Life in the deep

2020-01-17T09:30:39+00:00 January 17th, 2020|Big Blue Zoo|0 Comments

Made by Neal Agarwal.

The Deep Sea

In 1960 oceanographer Jacques Piccard and USN Lt Don Walsh, piloted the 59ft 6in / 18.1m bathyscaphe Trieste to the floor of the Marianas Trench at 35,814ft / 10,916m deep (USN).

Click on the above link for a fun and informative infographic showing life in the sea according to depth. Scroll down through the water column from the photic or sunlight Epipelagic zone (surface to 660ft / 200m), through the twilight or Mesopelagic (3,300ft / 200m), and then the midnight or Bathypelagic (13,000ft / 4000m) to the lower midnight or Abyssopelagic zone, from 13,000ft / 4000m to the ocean floor at 31,300 ft / 6,500m.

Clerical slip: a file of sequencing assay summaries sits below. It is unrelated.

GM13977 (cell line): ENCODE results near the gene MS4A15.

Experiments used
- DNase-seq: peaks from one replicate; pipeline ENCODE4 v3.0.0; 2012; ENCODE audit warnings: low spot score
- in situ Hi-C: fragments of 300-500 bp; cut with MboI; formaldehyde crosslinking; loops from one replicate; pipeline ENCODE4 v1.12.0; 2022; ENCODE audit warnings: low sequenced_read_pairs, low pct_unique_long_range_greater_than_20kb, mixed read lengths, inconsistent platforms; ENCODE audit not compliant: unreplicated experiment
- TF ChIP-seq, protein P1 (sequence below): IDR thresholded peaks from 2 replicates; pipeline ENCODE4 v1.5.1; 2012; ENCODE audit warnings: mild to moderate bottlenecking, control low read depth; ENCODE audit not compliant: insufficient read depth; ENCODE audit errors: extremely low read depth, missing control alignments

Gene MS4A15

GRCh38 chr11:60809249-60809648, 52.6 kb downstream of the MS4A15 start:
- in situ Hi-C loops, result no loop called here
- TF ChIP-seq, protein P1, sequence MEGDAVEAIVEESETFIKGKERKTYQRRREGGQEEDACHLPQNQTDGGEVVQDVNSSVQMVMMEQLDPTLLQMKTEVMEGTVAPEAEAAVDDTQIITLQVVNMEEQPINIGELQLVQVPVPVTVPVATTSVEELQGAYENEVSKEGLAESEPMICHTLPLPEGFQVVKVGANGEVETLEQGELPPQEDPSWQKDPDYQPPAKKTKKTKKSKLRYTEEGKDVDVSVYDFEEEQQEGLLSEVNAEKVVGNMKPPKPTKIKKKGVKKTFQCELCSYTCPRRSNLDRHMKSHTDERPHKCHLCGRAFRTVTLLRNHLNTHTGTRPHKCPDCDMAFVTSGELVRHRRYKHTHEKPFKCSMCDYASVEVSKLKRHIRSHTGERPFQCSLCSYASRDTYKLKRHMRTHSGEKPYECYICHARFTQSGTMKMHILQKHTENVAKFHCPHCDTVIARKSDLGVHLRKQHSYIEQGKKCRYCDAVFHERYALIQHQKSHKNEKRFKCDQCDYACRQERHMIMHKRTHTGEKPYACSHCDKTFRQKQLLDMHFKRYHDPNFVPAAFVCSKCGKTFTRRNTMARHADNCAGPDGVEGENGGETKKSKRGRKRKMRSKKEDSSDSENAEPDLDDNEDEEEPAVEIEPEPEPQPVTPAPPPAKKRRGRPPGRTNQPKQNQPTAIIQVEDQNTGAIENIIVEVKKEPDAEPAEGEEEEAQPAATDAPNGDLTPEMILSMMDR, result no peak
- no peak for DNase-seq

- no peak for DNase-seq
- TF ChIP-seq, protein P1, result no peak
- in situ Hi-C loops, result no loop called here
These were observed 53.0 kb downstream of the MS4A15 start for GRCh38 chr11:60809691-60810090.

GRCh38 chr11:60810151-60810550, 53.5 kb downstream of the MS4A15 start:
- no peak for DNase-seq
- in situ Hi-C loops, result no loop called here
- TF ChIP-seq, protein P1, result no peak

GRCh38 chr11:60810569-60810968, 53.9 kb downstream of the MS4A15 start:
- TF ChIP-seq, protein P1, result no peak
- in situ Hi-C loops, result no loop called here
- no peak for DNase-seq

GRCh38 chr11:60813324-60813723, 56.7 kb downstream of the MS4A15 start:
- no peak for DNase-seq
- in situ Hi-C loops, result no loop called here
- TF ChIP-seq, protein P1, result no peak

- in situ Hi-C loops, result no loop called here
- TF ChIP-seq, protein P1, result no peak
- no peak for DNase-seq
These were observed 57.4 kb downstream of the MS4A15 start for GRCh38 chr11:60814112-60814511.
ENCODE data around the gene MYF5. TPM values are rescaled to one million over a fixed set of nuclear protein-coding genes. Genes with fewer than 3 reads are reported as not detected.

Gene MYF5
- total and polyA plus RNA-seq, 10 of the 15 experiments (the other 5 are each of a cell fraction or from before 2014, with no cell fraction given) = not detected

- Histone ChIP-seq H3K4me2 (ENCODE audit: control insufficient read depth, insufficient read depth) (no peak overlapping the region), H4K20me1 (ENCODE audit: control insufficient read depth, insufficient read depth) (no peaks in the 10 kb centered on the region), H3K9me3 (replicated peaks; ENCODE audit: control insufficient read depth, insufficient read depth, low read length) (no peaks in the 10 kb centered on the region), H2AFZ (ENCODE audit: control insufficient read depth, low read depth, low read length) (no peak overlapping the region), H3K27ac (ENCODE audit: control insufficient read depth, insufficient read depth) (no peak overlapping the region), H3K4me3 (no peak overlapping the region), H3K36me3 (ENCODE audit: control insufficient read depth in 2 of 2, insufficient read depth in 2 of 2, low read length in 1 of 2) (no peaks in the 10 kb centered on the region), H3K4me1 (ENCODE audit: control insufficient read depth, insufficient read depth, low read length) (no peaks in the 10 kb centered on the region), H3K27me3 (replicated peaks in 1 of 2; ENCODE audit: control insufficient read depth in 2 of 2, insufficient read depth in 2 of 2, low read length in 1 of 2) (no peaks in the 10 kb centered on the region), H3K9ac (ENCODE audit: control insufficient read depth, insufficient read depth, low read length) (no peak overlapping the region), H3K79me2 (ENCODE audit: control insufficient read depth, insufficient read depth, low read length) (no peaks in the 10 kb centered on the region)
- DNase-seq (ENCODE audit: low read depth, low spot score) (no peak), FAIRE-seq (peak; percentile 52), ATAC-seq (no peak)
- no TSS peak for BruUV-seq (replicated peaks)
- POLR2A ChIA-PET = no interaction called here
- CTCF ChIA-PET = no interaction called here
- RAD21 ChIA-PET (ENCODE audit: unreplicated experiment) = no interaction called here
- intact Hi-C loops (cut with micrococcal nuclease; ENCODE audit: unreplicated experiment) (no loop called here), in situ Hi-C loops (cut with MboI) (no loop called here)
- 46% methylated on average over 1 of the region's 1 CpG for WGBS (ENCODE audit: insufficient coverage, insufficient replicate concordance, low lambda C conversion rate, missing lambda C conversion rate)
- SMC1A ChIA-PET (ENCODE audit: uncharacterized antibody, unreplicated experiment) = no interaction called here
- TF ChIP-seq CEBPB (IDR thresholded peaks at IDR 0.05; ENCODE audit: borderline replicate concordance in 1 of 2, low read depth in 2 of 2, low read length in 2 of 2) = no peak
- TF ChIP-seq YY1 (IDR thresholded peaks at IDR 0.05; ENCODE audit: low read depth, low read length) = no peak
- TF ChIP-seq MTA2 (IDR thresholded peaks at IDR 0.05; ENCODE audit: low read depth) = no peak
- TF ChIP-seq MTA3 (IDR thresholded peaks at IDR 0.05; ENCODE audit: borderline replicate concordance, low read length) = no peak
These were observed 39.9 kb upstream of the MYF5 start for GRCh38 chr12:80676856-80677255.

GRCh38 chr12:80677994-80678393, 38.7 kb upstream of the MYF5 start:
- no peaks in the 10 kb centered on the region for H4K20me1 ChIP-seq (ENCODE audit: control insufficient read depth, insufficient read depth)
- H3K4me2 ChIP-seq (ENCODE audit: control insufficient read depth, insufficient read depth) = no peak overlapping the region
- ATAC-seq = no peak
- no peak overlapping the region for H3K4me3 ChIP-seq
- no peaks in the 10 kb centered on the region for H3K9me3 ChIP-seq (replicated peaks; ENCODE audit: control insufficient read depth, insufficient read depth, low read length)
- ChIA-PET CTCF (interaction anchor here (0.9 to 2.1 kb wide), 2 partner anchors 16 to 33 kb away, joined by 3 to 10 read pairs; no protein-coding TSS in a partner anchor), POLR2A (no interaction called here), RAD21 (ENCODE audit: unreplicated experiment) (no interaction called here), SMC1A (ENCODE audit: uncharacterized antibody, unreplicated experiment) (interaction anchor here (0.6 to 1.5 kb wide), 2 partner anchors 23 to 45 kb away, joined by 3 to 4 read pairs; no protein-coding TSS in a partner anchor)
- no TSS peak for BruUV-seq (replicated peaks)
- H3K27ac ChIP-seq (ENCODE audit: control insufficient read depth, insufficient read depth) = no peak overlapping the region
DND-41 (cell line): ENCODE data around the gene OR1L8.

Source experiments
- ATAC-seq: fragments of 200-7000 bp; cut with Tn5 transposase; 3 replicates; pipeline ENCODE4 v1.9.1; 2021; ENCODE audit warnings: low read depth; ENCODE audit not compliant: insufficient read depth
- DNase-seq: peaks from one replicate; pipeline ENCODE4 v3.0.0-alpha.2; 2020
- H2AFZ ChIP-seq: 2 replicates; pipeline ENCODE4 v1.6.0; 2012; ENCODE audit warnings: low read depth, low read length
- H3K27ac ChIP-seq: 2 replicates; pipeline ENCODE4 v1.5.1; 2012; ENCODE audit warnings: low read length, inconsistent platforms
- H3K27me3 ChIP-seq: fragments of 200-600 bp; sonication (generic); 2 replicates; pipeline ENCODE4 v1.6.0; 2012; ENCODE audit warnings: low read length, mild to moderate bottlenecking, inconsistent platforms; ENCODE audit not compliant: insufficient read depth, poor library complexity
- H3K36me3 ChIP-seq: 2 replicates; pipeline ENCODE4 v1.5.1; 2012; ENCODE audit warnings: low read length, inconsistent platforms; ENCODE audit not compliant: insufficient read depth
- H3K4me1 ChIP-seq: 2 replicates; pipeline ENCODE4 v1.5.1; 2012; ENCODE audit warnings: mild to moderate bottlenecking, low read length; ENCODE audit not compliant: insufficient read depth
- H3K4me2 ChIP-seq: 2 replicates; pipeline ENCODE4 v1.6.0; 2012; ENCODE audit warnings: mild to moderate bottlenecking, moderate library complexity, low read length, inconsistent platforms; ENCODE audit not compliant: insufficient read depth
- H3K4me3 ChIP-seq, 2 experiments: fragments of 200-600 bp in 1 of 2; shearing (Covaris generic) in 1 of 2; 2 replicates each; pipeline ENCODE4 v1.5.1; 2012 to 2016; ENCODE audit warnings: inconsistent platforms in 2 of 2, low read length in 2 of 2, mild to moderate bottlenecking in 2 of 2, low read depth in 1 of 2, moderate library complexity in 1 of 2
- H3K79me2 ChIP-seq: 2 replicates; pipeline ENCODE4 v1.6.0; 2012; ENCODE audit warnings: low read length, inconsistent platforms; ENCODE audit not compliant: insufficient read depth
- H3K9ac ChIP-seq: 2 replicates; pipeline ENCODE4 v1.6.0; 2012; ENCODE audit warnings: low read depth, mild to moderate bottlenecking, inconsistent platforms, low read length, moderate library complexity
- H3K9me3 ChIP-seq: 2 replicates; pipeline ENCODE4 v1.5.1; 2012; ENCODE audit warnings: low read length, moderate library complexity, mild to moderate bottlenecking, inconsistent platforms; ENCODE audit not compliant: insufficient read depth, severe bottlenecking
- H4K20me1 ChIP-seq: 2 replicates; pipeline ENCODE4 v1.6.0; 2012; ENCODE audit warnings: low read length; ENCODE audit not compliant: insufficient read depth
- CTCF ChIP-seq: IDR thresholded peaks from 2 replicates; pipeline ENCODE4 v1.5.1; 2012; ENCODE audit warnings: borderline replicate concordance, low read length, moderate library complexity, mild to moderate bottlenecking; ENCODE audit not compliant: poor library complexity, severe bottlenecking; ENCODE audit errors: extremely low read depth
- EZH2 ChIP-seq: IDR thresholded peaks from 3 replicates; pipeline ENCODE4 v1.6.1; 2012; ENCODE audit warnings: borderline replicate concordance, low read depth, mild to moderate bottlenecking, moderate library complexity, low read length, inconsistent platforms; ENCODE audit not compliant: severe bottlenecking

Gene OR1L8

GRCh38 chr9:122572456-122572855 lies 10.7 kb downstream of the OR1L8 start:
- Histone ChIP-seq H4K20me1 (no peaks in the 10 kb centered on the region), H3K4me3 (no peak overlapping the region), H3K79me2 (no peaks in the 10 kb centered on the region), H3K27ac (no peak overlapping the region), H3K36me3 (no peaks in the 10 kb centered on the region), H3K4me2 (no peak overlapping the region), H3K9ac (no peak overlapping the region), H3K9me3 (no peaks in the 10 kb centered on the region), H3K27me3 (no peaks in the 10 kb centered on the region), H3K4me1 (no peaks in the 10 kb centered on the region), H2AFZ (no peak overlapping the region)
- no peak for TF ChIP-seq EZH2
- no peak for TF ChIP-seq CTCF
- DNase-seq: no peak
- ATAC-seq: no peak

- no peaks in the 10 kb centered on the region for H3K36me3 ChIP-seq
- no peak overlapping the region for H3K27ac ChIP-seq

The lowest zone – the Hadopelagic is from 31,300 ft / 6,500m to the deepest part of the ocean which is mostly in the trenches. There are around 20 of these with the six deepest being found in the Pacific. Of these the Challenger Deep in the Marianas Trench is the deepest place on earth with either a depth of 35,814ft / 10,916m or 36,201ft / 11,034m depending on your source.

For a scale compared to heights above sea level the peak of Mount Everest would still be 6,785ft / 2,068m or 1.28 miles below the sea surface at this point.

Although seemingly incredible with the pressures at around 1,000 times those at sea level there are many life forms that exist in these Hadal zones as a recent video (below) from the University of Aberdeen shows.